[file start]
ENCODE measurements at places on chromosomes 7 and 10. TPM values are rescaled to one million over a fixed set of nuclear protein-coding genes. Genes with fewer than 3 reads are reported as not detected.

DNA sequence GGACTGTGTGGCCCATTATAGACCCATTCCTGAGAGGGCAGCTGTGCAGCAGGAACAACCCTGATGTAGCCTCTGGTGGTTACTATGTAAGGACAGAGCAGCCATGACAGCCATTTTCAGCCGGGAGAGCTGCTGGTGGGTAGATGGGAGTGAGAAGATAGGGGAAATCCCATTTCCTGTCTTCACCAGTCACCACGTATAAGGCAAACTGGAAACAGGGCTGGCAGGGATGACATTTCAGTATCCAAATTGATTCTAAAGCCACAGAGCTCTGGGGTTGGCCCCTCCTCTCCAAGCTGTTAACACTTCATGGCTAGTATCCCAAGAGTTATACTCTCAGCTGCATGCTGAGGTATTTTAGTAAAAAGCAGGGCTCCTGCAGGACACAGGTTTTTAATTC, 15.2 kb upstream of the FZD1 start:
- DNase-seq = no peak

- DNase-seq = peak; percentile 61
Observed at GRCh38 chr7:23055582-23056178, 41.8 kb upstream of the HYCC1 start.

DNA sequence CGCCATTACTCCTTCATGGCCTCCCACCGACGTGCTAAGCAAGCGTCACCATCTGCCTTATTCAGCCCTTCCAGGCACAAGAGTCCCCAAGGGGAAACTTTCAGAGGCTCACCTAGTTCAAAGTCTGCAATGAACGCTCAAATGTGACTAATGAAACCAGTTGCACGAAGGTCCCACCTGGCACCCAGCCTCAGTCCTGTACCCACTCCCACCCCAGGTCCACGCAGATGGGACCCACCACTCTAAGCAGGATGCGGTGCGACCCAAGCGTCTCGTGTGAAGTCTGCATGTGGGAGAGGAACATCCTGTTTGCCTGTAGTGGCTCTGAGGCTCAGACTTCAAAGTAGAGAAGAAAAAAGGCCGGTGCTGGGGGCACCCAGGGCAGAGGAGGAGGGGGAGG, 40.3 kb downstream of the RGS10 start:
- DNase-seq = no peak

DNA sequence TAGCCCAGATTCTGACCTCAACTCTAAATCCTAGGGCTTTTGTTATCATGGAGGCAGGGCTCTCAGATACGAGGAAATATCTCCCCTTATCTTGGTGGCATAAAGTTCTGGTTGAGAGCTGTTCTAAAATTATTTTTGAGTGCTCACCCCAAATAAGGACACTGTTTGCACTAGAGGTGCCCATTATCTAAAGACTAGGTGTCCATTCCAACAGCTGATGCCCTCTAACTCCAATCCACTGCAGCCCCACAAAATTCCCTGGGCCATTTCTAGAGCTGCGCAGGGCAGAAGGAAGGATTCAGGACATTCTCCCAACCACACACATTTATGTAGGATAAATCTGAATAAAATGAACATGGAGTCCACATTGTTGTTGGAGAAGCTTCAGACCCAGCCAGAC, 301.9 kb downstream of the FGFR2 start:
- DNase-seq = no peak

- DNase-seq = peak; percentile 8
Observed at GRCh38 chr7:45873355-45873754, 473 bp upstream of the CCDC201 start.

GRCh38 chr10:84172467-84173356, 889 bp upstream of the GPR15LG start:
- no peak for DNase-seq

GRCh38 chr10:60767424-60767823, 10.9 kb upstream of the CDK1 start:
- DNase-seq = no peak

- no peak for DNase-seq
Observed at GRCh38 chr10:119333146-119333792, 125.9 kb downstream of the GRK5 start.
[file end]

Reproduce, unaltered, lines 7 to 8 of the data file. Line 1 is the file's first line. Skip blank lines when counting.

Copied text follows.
- DNase-seq = no peak

DNA sequence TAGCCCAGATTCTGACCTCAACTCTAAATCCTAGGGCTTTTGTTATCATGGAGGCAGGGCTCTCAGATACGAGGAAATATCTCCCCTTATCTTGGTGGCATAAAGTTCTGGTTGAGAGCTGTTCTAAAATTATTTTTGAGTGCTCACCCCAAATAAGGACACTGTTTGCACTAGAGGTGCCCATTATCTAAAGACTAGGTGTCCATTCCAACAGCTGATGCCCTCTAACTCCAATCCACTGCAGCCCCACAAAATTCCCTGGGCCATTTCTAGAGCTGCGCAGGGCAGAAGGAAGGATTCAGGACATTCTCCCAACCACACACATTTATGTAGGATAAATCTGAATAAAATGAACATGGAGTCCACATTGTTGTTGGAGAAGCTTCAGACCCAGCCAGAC, 301.9 kb downstream of the FGFR2 start: